If you’re an athlete, you know that long periods of training followed by performing at peak levels can take a toll on your body. Whether you’ve experienced an acute injury or have become hurt as a result of overuse, the professional physical therapists from Champion Performance and Physical Therapy in Prairie Village, Kansas can help you get back in the game with their effective sports physical therapy programs.

If you’re an athlete considering sports physical therapy, take a look at some of the ways in which you could benefit from treatment at Champion:

  • Less Downtime: Sports physical therapy helps athletes regain muscle strength without damaging the injured area further. This will help you proactively work to repair injured tissue and get back to your training or active recovery period faster and with less downtime.
  • Better Odds For A Full Recovery: Instead of letting an injury “ride its course,” physical therapy takes a proactive approach to healing and thus increases your odds of making a complete recovery. Under the care of a physical therapist, you’ll also know exactly when you can resume your normal activity levels again, whereas athletes who don’t seek physical therapy often try to do too much too soon and risk re-injuring themselves.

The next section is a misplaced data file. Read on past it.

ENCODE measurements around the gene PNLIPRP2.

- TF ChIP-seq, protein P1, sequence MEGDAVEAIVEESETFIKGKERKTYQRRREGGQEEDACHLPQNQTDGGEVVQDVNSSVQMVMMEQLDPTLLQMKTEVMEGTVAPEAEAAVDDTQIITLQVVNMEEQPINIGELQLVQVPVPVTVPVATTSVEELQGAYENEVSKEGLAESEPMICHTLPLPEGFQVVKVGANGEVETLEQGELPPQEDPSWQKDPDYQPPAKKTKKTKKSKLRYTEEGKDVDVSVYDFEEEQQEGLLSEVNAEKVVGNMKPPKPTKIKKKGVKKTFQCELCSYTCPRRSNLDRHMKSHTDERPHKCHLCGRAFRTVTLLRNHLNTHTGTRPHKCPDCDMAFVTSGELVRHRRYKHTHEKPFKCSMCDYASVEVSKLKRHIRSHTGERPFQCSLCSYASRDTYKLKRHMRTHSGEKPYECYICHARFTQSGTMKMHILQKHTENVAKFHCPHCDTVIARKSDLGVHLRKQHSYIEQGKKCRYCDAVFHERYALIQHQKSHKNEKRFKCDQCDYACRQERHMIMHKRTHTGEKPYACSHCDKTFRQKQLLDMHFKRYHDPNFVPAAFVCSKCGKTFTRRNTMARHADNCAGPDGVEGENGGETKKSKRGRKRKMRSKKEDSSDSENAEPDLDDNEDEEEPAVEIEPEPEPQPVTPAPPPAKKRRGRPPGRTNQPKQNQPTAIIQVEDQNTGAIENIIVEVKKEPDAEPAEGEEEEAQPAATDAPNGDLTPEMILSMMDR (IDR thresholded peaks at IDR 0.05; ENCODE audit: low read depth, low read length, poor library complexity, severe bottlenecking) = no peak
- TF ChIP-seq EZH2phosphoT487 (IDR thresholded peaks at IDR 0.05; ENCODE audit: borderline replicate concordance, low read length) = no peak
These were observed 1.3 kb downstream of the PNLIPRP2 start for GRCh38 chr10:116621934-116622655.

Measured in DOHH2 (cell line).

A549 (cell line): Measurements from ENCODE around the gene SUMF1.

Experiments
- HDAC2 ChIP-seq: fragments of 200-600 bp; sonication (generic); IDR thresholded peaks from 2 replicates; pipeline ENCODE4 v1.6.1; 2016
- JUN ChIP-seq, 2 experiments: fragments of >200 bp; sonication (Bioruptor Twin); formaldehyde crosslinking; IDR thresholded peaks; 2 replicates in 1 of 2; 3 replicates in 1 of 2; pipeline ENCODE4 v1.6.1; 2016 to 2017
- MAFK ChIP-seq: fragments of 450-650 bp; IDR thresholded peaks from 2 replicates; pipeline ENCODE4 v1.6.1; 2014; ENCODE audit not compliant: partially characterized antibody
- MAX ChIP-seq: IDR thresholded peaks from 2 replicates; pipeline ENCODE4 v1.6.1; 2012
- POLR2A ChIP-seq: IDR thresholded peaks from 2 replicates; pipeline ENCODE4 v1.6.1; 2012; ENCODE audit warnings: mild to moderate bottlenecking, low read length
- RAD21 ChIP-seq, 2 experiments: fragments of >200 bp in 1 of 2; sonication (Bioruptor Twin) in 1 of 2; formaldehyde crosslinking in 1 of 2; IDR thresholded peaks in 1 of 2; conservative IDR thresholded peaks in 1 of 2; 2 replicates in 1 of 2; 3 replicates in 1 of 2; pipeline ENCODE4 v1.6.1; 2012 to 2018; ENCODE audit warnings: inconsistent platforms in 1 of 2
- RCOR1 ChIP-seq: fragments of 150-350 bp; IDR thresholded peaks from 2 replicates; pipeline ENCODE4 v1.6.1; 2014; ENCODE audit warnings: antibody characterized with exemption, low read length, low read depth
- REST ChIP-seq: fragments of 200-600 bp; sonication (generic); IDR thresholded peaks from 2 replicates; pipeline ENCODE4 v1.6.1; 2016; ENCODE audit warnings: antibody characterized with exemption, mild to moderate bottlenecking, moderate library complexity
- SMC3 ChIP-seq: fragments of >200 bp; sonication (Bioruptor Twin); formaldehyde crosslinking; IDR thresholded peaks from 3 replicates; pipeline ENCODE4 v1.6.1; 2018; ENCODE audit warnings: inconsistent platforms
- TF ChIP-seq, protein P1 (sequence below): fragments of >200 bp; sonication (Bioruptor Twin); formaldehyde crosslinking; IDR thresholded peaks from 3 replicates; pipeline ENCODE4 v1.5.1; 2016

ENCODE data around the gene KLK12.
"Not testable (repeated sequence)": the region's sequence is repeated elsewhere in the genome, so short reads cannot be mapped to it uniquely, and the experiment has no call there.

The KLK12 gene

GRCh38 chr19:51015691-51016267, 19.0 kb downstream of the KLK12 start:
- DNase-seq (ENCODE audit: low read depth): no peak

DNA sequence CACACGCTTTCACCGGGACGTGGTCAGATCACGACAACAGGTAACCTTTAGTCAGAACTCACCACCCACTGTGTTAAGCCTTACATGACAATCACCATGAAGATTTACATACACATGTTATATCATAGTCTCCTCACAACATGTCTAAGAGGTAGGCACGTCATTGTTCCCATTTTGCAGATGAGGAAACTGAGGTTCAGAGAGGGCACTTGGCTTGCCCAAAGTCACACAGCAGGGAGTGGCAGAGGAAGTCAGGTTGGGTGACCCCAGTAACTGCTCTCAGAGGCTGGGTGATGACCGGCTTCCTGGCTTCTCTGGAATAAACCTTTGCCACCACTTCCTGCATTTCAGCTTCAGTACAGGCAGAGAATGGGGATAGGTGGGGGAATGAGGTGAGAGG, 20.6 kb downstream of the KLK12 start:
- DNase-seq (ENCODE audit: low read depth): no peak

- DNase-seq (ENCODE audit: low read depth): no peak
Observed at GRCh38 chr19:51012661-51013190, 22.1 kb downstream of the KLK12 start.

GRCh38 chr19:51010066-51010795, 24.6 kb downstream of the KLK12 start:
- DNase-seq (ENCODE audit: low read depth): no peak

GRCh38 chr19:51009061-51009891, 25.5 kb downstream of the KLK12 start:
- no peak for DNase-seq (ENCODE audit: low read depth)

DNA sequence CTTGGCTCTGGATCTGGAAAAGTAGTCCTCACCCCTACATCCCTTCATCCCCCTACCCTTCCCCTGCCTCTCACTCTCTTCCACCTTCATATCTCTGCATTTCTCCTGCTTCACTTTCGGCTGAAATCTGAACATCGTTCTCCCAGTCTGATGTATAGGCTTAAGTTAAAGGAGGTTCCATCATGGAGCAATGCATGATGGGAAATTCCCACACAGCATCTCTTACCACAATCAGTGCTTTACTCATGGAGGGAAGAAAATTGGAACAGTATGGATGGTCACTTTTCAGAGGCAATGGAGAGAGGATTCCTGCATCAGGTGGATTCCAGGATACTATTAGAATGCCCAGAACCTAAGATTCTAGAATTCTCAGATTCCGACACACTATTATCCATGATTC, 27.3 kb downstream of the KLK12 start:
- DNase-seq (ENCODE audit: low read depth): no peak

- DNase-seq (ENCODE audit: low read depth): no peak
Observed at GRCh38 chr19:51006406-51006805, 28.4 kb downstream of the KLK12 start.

• You’ll Receive Tailored Treatment: Some athletes make the mistake of trying to rehabilitate their injured body part on their own, but this approach overlooks the fact that each body and injury is unique. The professionals at Therapy Works utilize a number of different treatment methods and have the skills, knowledge, and experience to tailor their sports physical therapy program to the unique needs of each patient.

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What is it?
Iron deficiency and iron deficiency anemia are important, and occasionally, controversial topics in Sports Medicine.  Iron is used by red blood cells to help deliver oxygen all throughout the body.  When iron levels are too low, bodily functions are negatively affected.  Iron levels in the body can be low for reasons such as a diet deficient in iron, inadequate iron absorption in the stomach and intestines, or by loss of iron, which is a common cause in menstruating women.  Iron deficiency (ID) is the result of low iron stores. Occasionally, iron levels may be low enough to cause anemia, which is known as iron deficiency anemia (IDA).  True anemia may have negative effects on immune function, cognitive abilities, and even athletic performance.  This is particularly concerning to endurance athletes.